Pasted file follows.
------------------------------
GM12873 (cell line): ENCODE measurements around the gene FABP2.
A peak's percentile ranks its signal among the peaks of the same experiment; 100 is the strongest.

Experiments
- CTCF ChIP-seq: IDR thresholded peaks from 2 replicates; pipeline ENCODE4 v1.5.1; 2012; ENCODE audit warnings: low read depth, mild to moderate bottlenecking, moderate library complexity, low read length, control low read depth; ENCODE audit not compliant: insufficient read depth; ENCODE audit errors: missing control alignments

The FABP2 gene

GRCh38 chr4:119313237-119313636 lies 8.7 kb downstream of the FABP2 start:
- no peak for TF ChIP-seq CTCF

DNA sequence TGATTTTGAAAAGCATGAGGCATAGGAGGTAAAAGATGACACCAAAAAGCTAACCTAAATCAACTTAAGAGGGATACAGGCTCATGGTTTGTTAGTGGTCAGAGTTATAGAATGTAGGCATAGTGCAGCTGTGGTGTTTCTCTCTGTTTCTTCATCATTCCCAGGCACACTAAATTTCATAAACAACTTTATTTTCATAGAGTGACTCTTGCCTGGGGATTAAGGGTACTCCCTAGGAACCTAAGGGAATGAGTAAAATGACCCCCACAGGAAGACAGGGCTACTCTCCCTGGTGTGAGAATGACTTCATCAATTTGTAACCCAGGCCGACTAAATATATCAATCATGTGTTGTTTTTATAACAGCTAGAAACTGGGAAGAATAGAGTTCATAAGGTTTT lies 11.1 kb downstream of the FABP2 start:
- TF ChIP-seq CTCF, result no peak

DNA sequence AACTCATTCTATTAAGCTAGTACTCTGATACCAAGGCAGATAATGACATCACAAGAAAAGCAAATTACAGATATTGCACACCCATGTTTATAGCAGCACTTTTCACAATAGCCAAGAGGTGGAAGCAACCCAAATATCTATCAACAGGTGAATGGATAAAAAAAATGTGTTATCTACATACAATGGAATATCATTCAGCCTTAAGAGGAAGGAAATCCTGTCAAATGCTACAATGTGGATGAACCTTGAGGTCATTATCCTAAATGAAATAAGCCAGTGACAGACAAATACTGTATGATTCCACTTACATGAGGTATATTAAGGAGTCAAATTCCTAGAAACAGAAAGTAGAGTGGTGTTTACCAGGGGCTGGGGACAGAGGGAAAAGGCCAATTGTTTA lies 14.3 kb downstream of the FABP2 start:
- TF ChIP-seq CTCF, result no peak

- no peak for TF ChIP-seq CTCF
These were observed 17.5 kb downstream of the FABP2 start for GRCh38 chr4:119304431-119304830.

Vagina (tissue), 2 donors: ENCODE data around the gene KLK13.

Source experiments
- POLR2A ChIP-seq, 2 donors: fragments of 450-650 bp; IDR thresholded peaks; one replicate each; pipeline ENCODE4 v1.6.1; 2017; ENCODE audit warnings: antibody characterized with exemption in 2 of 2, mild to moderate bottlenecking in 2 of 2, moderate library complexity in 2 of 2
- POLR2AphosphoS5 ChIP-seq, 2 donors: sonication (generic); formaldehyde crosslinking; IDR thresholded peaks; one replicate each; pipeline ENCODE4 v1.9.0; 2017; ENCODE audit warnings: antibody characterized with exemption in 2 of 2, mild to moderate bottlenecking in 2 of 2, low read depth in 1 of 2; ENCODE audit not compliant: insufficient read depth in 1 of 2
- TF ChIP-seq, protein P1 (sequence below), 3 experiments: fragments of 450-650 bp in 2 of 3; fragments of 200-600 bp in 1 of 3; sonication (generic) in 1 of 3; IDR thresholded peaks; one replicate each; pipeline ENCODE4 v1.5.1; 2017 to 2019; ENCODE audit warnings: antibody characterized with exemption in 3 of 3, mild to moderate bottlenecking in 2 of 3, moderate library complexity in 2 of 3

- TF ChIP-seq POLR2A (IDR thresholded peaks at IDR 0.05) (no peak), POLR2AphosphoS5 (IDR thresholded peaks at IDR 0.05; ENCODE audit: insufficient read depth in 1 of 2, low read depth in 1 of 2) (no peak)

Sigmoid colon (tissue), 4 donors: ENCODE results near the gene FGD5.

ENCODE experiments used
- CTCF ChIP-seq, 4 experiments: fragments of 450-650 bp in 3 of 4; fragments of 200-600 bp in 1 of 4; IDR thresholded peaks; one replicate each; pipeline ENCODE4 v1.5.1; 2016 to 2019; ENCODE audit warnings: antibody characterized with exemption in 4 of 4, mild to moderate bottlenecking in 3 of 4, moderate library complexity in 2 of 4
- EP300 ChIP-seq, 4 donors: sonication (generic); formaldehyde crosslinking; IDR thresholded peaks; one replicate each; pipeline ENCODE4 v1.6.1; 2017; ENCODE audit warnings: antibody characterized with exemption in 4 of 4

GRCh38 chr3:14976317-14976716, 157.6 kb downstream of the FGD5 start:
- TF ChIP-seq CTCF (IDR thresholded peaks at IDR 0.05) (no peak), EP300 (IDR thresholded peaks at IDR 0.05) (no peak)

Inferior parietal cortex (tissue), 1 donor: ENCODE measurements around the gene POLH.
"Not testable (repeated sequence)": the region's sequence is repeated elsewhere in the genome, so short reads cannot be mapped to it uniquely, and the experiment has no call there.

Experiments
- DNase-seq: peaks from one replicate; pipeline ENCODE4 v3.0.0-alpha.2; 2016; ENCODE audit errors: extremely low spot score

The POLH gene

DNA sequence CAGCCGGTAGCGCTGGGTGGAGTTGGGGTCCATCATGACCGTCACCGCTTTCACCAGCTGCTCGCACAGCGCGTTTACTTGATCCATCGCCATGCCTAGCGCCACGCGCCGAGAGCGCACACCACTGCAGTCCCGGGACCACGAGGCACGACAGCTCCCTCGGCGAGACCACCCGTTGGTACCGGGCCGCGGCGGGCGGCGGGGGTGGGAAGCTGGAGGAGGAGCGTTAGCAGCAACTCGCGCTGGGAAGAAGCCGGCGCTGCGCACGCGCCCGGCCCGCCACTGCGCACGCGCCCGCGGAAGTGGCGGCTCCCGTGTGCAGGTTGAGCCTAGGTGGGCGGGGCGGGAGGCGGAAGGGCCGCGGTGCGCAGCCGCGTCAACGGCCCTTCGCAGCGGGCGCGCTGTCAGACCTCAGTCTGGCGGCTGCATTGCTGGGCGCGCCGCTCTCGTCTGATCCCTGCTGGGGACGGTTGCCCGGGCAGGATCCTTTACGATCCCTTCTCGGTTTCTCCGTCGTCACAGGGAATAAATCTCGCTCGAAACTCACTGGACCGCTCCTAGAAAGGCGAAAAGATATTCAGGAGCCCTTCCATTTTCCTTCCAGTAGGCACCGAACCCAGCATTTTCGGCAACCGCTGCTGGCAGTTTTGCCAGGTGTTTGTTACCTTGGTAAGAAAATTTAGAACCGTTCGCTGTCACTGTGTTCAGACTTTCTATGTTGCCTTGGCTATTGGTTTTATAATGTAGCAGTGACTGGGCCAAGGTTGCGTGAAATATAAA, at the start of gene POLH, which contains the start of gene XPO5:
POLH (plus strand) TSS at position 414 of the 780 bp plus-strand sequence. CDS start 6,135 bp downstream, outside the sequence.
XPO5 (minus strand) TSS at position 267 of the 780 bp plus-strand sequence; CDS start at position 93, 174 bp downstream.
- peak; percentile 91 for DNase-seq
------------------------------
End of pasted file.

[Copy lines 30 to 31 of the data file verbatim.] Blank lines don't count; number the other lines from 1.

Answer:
The POLH gene

DNA sequence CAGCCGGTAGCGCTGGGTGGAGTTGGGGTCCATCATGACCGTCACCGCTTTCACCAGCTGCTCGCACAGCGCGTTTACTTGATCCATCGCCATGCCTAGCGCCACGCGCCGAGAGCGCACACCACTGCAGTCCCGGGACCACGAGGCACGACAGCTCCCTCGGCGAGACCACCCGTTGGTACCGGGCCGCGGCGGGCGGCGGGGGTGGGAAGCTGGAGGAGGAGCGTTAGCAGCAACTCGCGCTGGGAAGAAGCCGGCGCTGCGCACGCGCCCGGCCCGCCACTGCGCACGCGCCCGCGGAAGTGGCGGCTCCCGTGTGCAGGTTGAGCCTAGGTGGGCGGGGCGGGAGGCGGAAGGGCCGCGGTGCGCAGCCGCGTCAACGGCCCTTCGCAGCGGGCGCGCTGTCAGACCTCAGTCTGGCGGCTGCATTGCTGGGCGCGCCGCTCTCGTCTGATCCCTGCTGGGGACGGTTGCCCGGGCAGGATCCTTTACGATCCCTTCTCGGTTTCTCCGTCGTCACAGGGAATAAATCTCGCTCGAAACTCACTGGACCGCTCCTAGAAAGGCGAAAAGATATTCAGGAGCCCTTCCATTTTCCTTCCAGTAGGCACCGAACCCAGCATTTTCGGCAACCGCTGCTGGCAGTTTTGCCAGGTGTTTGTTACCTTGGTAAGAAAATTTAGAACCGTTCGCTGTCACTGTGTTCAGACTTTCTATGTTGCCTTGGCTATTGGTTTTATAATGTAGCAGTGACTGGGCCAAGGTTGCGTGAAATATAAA, at the start of gene POLH, which contains the start of gene XPO5: